The largest, most forgotten woodpecker? A photo-ghost of Campephilus imperialis
most birders are aware of the recent claimed ‘rediscovery’ of the Ivory-billed Woodpecker in the US, which had been thought extinct for some decades. Millions of dollars have been spent to track down the last remaining Ivory-bills and conserve what are thought to be their last habitats.
Far fewer birders know that in Mexico, just south of the US border, the largest woodpecker in the world has been allowed to slip into probable extinction almost without a murmur. There are credible sightings of Imperial Woodpecker from as recently as the 1980s and their original natural range was far larger than that of the Ivory-billed — thus making them better candidates, in my view, for conservation expenditure. But few people have gone to try to find the last Imperials, if they exist, and the big bird conservation organisations hardly ever mention it.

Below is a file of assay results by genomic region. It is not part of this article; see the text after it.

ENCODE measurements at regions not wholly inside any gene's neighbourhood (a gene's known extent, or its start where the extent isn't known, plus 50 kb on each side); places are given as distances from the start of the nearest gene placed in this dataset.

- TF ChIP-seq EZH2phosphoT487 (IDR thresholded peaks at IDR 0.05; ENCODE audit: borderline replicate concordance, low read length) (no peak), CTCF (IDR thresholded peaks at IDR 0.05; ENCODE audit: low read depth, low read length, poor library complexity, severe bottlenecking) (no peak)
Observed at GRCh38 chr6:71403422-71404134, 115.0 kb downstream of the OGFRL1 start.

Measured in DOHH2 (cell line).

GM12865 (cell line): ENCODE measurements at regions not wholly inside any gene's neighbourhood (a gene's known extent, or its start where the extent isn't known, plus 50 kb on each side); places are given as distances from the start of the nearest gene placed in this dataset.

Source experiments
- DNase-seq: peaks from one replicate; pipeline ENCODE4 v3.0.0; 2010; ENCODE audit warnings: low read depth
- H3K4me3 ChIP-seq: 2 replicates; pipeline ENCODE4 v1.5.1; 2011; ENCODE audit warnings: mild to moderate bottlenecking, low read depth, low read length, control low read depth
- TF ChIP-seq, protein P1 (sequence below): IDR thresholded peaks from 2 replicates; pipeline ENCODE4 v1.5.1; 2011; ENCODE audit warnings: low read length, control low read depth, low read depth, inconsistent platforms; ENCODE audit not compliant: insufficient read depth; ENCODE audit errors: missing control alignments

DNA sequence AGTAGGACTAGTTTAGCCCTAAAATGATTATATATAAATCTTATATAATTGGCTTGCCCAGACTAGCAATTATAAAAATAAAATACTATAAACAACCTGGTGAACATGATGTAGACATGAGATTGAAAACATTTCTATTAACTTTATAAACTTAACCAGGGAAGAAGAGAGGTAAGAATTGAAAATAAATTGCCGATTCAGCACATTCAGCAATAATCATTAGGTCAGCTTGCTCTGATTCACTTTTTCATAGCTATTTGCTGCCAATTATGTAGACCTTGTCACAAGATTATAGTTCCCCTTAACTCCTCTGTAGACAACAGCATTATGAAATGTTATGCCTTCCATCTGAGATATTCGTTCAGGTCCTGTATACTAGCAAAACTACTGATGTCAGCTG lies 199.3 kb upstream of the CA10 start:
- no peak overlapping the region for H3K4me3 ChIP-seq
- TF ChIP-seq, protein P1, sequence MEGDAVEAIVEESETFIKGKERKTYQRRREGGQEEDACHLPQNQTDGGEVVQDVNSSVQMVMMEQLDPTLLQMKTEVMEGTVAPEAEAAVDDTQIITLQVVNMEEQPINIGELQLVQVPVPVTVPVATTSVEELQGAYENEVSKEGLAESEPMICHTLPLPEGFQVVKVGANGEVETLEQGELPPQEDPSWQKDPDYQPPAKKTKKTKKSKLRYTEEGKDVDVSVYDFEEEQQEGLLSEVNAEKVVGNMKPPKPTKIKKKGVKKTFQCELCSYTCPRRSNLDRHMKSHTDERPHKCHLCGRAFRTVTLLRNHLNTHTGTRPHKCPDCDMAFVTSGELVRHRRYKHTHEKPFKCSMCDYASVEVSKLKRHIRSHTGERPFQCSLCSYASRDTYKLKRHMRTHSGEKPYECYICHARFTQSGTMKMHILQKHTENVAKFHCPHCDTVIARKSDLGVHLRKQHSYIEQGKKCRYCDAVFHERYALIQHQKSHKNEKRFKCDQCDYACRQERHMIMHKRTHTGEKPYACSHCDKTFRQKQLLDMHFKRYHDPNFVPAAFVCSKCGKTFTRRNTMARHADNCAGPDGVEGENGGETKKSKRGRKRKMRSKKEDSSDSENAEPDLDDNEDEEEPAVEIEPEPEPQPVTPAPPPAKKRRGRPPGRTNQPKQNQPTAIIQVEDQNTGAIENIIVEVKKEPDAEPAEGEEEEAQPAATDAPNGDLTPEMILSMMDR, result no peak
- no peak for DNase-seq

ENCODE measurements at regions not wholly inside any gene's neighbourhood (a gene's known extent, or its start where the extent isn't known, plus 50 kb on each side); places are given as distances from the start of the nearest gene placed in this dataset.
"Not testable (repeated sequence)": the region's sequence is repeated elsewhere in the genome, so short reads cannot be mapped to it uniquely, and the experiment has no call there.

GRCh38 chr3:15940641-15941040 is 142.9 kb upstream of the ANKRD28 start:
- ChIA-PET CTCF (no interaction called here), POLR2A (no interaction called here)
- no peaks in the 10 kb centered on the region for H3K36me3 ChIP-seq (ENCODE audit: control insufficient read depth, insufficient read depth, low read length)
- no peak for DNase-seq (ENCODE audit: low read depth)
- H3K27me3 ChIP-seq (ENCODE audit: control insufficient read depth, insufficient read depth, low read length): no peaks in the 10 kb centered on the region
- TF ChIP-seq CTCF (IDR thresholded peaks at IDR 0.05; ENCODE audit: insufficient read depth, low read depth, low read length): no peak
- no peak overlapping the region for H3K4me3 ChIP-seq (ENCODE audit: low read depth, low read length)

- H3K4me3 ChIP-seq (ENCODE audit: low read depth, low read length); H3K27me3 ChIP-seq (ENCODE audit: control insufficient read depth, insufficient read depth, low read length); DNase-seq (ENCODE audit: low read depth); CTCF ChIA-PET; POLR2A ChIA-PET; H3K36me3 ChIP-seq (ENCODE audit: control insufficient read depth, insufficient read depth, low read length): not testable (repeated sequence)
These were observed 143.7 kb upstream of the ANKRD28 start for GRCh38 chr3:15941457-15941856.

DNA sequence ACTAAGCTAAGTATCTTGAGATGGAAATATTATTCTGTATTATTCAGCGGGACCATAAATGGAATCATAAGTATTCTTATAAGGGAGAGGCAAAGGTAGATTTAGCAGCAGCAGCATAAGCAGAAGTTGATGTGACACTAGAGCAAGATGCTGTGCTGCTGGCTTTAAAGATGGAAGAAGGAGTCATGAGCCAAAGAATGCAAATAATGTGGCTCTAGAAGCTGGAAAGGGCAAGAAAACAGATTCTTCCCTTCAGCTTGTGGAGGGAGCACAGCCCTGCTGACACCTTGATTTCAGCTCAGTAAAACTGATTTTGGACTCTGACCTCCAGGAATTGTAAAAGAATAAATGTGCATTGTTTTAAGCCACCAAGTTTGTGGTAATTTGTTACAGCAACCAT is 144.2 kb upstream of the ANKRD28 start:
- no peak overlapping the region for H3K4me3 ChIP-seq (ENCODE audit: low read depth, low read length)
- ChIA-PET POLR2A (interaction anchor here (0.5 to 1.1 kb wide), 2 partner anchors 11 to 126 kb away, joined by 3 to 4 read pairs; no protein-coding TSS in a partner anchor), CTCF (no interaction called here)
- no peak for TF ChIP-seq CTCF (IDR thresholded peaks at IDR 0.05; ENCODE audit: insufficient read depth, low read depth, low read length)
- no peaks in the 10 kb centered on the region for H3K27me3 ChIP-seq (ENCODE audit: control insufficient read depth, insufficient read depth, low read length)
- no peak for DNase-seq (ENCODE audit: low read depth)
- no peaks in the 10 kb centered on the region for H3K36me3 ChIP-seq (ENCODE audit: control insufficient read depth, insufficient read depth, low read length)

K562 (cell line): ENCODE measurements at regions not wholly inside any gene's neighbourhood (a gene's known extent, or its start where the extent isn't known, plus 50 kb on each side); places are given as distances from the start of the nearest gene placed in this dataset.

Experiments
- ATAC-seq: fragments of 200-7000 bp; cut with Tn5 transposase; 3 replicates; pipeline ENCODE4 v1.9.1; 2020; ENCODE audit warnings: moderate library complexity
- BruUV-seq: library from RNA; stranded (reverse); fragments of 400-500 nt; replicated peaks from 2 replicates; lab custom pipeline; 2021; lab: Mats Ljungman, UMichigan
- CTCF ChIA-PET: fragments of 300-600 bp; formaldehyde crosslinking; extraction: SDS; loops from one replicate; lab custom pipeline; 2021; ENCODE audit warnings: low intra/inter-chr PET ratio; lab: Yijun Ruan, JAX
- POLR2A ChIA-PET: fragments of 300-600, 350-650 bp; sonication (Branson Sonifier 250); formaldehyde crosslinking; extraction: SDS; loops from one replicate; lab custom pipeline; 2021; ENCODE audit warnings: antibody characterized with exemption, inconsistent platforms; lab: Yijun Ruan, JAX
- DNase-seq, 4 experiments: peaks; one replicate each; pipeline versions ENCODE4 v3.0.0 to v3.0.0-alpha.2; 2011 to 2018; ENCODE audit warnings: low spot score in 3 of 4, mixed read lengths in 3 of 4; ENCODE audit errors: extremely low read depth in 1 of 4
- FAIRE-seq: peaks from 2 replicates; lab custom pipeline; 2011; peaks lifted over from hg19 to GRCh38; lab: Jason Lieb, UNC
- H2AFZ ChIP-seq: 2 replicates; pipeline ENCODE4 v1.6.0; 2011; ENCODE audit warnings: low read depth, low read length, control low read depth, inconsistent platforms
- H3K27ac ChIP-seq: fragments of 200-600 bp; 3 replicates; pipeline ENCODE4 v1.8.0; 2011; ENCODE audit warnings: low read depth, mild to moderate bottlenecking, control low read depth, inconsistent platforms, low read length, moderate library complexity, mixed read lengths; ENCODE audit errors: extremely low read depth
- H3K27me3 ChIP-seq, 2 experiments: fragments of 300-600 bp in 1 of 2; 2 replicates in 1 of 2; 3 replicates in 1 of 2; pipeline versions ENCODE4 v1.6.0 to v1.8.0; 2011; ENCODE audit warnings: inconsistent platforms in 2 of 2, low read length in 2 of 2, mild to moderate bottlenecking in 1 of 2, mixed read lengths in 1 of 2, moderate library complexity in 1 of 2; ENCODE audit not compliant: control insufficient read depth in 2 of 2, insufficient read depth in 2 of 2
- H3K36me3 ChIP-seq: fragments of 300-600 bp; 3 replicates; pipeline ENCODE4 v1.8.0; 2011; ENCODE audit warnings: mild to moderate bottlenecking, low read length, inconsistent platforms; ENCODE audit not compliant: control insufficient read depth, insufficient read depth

A cynic would say that this is because it’s harder to raise conservation dollars in Mexico, and perhaps a bit tougher to work there. I hope there are better reasons for this comparative neglect.
During a quick visit to the Natural History Museum Vienna, in Austria, in 2007 I was stopped in my tracks by this old mounted specimen in a glass case, doubtless shot by an early collector for a few dollars and casually stuffed and stuck on a post by one of the museum’s taxidermists. No sign told visitors that this was the globe’s largest woodpecker, and that it was probably extinct. It was just arranged in the case along with a whole lot of other old, ratty mounted birds.
How many other amazing birds, like the Spoon-billed Sandpiper, are we likely to lose in our lifetimes?